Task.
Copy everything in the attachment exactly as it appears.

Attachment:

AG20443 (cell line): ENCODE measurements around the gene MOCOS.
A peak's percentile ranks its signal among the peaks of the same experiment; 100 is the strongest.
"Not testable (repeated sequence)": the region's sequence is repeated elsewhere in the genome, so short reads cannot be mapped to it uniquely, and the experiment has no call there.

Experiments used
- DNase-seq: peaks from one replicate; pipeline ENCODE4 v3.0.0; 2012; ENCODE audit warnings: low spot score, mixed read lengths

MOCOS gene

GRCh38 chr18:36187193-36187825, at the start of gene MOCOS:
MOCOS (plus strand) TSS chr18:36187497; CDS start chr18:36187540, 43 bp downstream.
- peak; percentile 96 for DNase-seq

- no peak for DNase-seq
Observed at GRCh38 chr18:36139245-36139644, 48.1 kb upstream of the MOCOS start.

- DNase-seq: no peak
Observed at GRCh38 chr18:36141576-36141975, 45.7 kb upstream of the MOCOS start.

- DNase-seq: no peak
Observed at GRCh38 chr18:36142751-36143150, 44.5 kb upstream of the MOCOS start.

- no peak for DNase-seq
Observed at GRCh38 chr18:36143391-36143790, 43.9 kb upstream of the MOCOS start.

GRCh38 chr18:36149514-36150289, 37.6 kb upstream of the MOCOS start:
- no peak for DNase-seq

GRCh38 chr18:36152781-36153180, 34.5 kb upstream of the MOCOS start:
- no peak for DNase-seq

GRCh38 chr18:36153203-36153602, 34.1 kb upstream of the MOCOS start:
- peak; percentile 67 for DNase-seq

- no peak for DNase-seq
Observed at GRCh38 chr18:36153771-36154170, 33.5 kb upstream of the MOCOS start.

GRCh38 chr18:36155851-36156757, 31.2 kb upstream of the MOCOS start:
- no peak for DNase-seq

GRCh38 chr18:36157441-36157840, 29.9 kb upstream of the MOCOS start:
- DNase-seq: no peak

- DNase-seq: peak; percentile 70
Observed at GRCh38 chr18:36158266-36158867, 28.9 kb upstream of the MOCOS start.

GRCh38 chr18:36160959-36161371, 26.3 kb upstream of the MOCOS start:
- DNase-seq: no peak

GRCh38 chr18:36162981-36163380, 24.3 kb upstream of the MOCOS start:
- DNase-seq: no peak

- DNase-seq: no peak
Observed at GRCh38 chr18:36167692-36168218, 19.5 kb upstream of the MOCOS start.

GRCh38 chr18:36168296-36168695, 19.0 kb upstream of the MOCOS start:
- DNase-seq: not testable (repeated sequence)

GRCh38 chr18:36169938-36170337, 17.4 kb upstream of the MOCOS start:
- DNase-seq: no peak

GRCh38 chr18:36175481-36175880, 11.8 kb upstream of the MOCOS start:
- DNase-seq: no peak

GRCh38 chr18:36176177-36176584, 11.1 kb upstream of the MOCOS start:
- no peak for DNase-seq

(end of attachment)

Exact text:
AG20443 (cell line): ENCODE measurements around the gene MOCOS.
A peak's percentile ranks its signal among the peaks of the same experiment; 100 is the strongest.
"Not testable (repeated sequence)": the region's sequence is repeated elsewhere in the genome, so short reads cannot be mapped to it uniquely, and the experiment has no call there.

Experiments used
- DNase-seq: peaks from one replicate; pipeline ENCODE4 v3.0.0; 2012; ENCODE audit warnings: low spot score, mixed read lengths

MOCOS gene

GRCh38 chr18:36187193-36187825, at the start of gene MOCOS:
MOCOS (plus strand) TSS chr18:36187497; CDS start chr18:36187540, 43 bp downstream.
- peak; percentile 96 for DNase-seq

- no peak for DNase-seq
Observed at GRCh38 chr18:36139245-36139644, 48.1 kb upstream of the MOCOS start.

- DNase-seq: no peak
Observed at GRCh38 chr18:36141576-36141975, 45.7 kb upstream of the MOCOS start.

- DNase-seq: no peak
Observed at GRCh38 chr18:36142751-36143150, 44.5 kb upstream of the MOCOS start.

- no peak for DNase-seq
Observed at GRCh38 chr18:36143391-36143790, 43.9 kb upstream of the MOCOS start.

GRCh38 chr18:36149514-36150289, 37.6 kb upstream of the MOCOS start:
- no peak for DNase-seq

GRCh38 chr18:36152781-36153180, 34.5 kb upstream of the MOCOS start:
- no peak for DNase-seq

GRCh38 chr18:36153203-36153602, 34.1 kb upstream of the MOCOS start:
- peak; percentile 67 for DNase-seq

- no peak for DNase-seq
Observed at GRCh38 chr18:36153771-36154170, 33.5 kb upstream of the MOCOS start.

GRCh38 chr18:36155851-36156757, 31.2 kb upstream of the MOCOS start:
- no peak for DNase-seq

GRCh38 chr18:36157441-36157840, 29.9 kb upstream of the MOCOS start:
- DNase-seq: no peak

- DNase-seq: peak; percentile 70
Observed at GRCh38 chr18:36158266-36158867, 28.9 kb upstream of the MOCOS start.

GRCh38 chr18:36160959-36161371, 26.3 kb upstream of the MOCOS start:
- DNase-seq: no peak

GRCh38 chr18:36162981-36163380, 24.3 kb upstream of the MOCOS start:
- DNase-seq: no peak

- DNase-seq: no peak
Observed at GRCh38 chr18:36167692-36168218, 19.5 kb upstream of the MOCOS start.

GRCh38 chr18:36168296-36168695, 19.0 kb upstream of the MOCOS start:
- DNase-seq: not testable (repeated sequence)

GRCh38 chr18:36169938-36170337, 17.4 kb upstream of the MOCOS start:
- DNase-seq: no peak

GRCh38 chr18:36175481-36175880, 11.8 kb upstream of the MOCOS start:
- DNase-seq: no peak

GRCh38 chr18:36176177-36176584, 11.1 kb upstream of the MOCOS start:
- no peak for DNase-seq